- At first, with that amount of speed, your front end will go off the ground, and if you wish to bring the front end down, tap the rear brake and the bike will go back down. Try learning the nature of covering the rear brake when necessary, because at first when you’re practicing with a powerful dirt bike, the front end will lift much quicker and higher
These whole steps are a part of a process as a whole that requires action smoothly, not one step at a time. Also, considering the fact that almost every dirt bike is set up differently, you might need to pull the clutch in a bit further, or try experimenting until you find the bike’s friction zone, or you can try giving it more throttle.
Tips for not crashing
- Practice on a flat surface where there are no small objects that might change your direction while riding. In case the surface contains bumps, the bike can easily flop over because all your focus is in getting the front end off the ground, not from falling on the sides
- Sit on the rear of the seat, but while you sit make sure you grab the handlebars firmly so you don’t fall on your back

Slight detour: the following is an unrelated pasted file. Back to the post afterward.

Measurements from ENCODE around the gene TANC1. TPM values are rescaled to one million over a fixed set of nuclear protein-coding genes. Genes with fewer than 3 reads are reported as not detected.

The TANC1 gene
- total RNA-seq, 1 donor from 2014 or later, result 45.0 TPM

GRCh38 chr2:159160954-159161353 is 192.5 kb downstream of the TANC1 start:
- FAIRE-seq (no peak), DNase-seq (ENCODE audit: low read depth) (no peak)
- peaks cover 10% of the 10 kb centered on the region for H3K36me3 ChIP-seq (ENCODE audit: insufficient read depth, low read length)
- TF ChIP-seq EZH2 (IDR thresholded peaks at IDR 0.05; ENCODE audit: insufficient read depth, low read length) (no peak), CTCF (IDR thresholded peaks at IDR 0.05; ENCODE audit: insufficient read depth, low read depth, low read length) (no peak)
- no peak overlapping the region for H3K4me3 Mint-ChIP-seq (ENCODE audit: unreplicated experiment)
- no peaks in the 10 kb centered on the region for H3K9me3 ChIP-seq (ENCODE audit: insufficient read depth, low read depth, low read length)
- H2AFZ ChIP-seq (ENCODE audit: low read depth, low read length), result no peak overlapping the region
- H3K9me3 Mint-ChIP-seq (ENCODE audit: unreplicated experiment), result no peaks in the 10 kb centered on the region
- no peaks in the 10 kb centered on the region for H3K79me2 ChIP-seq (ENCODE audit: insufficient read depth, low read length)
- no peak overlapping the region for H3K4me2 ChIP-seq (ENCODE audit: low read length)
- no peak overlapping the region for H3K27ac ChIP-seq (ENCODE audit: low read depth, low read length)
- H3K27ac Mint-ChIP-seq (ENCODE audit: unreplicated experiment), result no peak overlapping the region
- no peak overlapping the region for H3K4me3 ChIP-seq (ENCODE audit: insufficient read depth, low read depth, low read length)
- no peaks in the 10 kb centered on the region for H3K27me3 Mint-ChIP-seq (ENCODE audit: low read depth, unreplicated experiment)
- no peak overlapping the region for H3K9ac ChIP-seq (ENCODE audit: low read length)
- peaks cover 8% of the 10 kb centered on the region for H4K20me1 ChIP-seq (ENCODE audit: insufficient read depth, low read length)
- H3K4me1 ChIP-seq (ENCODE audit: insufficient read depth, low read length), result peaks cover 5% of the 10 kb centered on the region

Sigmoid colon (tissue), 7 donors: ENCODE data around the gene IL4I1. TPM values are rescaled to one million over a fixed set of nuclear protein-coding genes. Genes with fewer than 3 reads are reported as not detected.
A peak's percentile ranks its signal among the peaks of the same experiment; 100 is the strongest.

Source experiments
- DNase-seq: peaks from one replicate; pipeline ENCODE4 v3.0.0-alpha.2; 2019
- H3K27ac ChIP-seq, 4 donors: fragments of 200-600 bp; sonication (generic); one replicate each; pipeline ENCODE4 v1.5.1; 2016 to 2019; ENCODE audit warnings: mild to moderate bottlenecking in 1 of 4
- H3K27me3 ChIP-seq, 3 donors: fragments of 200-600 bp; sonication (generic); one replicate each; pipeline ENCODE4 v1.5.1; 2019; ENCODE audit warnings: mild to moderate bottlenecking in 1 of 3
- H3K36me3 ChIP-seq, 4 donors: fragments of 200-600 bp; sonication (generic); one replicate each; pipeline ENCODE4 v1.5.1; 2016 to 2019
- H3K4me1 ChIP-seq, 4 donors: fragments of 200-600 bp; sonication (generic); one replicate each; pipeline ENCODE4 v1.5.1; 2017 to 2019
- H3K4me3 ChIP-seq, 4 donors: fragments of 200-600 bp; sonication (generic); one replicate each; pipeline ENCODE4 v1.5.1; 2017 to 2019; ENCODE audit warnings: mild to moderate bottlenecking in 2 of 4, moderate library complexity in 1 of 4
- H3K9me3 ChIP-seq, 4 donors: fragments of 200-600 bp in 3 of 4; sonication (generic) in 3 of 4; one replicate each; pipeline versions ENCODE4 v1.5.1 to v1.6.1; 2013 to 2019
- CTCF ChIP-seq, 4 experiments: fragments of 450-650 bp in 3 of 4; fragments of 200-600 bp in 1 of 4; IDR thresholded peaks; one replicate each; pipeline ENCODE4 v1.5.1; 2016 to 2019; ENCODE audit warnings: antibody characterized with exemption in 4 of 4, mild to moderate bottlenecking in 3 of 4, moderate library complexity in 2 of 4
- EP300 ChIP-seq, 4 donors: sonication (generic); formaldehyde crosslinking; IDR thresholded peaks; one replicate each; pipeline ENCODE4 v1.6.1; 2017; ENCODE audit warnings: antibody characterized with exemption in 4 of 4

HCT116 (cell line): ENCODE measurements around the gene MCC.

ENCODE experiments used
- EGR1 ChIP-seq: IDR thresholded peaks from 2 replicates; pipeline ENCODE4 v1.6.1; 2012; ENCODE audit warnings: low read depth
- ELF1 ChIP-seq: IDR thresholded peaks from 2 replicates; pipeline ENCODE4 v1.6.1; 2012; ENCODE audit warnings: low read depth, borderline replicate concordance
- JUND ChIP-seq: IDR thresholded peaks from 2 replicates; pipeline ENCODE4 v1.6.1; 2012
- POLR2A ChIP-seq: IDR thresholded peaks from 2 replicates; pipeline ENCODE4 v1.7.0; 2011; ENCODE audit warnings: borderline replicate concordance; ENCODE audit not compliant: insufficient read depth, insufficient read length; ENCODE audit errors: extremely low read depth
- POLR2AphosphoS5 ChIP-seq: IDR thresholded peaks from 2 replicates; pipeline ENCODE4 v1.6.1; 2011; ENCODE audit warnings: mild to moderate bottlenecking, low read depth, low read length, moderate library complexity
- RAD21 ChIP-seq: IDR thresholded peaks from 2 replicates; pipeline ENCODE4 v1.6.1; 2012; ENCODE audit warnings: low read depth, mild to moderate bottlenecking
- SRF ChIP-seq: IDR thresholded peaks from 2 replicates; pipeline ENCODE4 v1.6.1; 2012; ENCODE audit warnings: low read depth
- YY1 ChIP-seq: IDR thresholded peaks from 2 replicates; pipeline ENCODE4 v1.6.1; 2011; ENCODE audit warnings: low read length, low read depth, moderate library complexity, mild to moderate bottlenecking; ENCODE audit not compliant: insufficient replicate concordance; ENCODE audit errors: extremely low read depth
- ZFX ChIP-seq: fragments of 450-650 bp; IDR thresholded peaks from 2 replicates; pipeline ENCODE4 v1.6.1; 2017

- When doing a wheelie, if you feel like you’re falling or the gravity is pushing you back, tap the rear brake so the front end falls back to the ground.
- Assuming that you now know how to do a wheelie, always try to turn the front tire side to side using the handlebars. It will help with balancing and keeping you focused on what you’re doing, without letting you take your mind off.
That’s pretty much it, and as you can see, wheelies are not as easy as they seem. One thing is for sure, you won’t learn how to do a wheelie overnight, until you learn how not to panic and stress about falling, you’re eventually going to progress in understanding better how wheelies work, and how you manipulate the controls for performing it.